Trawler yachts, otherwise known as recreational trawlers or expedition yachts, are a class of pleasure boats that looks similar to fishing trawlers. But don’t let their appearance fool you; these boats are yachts and are perfect for cruises or day tours.
The primary difference between a typical fishing trawler and a trawler yacht is how the former class of vessels always has full displacement hulls so they can carry more load, while recreational yachts are often built with semi-displacement hulls because they typically carry less load.
With the rising costs of fuel consumption today, displacement hull models of trawler yachts are becoming more popular to many buyers due to their lower need for fuel. The downside to this is that displacement models are slower (cruising speed is typically seven to nine knots depending on the boat’s length, while the maximum speed reaches 10 to 12 knots).
Semi-displacement hull designs, on the other hand, can generate speeds from 14 to 20 knots, but require more fuel to operate.
One of the best things about recreational trawlers is how they don’t require a large engine to operate. For example: a 42 ft boat can operate with an 80 hp engine, and it won’t even use that much power to cruise; about 25 hp for the necessary speed will do.
Trawler Yachts Designs
Due to their nature of being leisure craft, trawler yachts are often also subject to fashion. This would depend upon the taste of the designer; some expedition yachts, for example, have offset deckhouses or raised pilothouses.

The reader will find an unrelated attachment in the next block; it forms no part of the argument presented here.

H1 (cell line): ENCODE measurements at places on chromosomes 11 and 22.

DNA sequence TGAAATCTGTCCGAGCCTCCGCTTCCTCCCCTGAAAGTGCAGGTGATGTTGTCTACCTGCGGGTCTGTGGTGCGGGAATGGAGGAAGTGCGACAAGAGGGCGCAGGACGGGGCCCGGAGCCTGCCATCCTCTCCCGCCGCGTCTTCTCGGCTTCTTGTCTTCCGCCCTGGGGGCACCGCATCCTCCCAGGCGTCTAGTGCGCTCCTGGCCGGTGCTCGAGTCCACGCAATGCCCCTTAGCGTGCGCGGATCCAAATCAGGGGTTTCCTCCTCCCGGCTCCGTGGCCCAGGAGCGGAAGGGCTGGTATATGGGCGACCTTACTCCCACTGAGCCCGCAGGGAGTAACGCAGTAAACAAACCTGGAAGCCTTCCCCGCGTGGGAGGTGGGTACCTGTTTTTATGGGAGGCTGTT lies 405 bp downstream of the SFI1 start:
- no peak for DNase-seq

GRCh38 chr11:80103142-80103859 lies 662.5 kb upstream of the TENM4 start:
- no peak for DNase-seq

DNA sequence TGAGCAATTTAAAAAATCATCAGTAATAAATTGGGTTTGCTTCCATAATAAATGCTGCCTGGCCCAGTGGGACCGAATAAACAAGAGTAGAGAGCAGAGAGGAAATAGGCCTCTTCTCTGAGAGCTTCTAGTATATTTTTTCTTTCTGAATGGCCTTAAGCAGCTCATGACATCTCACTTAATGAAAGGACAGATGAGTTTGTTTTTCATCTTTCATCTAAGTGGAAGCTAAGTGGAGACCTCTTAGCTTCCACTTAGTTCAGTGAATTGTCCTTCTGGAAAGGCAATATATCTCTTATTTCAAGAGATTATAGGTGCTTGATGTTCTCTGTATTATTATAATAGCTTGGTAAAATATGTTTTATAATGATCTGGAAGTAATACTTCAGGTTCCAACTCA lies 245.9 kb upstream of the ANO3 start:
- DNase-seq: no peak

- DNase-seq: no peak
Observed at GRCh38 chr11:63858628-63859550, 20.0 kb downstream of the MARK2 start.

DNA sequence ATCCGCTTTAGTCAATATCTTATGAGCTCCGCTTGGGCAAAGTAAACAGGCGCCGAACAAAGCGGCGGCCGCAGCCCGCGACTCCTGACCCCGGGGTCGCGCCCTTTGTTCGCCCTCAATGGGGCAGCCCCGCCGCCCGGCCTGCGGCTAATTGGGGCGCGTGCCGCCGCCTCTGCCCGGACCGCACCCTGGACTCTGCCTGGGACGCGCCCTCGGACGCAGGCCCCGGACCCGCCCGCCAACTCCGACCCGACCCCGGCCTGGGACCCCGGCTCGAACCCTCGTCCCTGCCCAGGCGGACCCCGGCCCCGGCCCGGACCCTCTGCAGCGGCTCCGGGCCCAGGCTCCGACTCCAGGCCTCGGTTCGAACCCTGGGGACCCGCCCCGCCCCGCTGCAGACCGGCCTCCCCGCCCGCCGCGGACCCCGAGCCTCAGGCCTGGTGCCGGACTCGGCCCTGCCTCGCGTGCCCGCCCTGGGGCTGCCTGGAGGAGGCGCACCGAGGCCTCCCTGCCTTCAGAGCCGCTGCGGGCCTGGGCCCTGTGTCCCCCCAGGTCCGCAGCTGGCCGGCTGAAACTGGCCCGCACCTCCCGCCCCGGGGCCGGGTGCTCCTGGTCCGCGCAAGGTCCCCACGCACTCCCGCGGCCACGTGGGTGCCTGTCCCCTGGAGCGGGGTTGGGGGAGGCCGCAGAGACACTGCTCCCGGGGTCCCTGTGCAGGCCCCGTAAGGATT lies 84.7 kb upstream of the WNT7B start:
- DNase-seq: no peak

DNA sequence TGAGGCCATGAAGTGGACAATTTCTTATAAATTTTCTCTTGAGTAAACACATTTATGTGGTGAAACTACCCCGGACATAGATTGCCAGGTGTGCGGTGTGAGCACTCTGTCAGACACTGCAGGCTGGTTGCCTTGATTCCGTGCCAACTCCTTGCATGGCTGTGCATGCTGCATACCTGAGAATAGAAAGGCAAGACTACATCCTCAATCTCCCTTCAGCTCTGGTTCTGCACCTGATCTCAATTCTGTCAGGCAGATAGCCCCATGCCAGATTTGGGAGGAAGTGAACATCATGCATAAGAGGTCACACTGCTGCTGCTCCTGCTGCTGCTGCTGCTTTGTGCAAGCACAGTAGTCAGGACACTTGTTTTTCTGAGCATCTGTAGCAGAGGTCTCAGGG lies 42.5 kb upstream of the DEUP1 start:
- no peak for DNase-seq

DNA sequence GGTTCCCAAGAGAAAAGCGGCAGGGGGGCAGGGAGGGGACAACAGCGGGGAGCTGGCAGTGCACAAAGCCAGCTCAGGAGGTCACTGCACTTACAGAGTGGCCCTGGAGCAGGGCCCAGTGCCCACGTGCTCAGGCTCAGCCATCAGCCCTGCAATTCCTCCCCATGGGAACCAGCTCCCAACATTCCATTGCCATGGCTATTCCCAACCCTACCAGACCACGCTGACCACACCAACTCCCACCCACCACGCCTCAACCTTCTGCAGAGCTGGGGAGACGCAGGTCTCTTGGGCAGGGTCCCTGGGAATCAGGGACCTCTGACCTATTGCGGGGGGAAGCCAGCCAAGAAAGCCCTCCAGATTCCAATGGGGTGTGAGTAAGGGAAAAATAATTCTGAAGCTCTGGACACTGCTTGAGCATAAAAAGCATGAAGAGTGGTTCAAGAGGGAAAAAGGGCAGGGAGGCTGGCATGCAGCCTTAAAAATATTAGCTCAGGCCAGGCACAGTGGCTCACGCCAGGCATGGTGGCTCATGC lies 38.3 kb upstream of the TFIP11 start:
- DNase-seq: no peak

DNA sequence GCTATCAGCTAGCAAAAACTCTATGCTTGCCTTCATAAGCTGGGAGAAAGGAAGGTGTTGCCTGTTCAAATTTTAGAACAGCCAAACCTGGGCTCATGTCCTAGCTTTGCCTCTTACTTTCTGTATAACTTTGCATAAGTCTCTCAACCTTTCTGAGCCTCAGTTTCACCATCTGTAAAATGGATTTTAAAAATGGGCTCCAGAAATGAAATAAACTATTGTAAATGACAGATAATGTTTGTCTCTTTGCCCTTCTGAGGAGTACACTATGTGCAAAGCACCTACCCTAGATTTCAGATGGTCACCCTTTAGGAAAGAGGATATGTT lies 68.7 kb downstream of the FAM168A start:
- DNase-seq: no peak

Recreational trawlers are also subject to fashion. For example, many USA production recreational trawlers have a style that includes features such as a raised pilothouse or offset deckhouse.
Another popular feature is the “Portuguese bridge”, a style that consists of a walkway placed behind the foredeck whose purpose is to deflect the green water from the foredeck up over the boat’s structure top rather than slamming against the forward windows of the pilothouse.
Trawler yachts vary in length, some as short as 35 feet while others can be as long as 60 feet. Many of them are designed with regional and international long-term cruising in mind, which is why they also often come with large fuel tanks.
Most trawler yachts also include amenities such as stocked kitchens, living room electronics, appliances and other equipment that makes the stay in the yacht comfortable; this is why expedition yachts can also function as liveaboards.
Usually, trawlers have a single-engine, though twin-engine installations are also available from some builders. They have a large fuel capacity. Fuel range is normally 1,500–3,000 miles on smaller vessels, even greater for those over 45 ft (14 m) in length. When combined with the slower speeds of a displacement hull, these features give such vessels far greater range and economy than similarly sized planing boats. A large engine room under the main cabin is another feature of true cruising trawlers. Many also include a diesel generator of 5–20 kW to power domestic appliances, bow thrusters, dinghy cranes, and similar equipment.
A good example of this is the 2009 Bruce Roberts TY260 65’ Trawler Yacht, which was designed with all the creature comforts of home in mind to make it an effective liveaboard or a long-voyage leisure craft.
This yacht consists of a saloon with pop up 48″ TV and surround-sound, fully fitted large galley, including, dishwasher, gas hob, electric oven, microwave, coffee maker, fridge freezer, wine fridge and a reasonable amount of storage.
If you are looking for a boat that offers an apartment experience, but with a go-anywhere capability, check out this 2009 Bruce Roberts TY620 Trawler Yacht “Blue Steel”.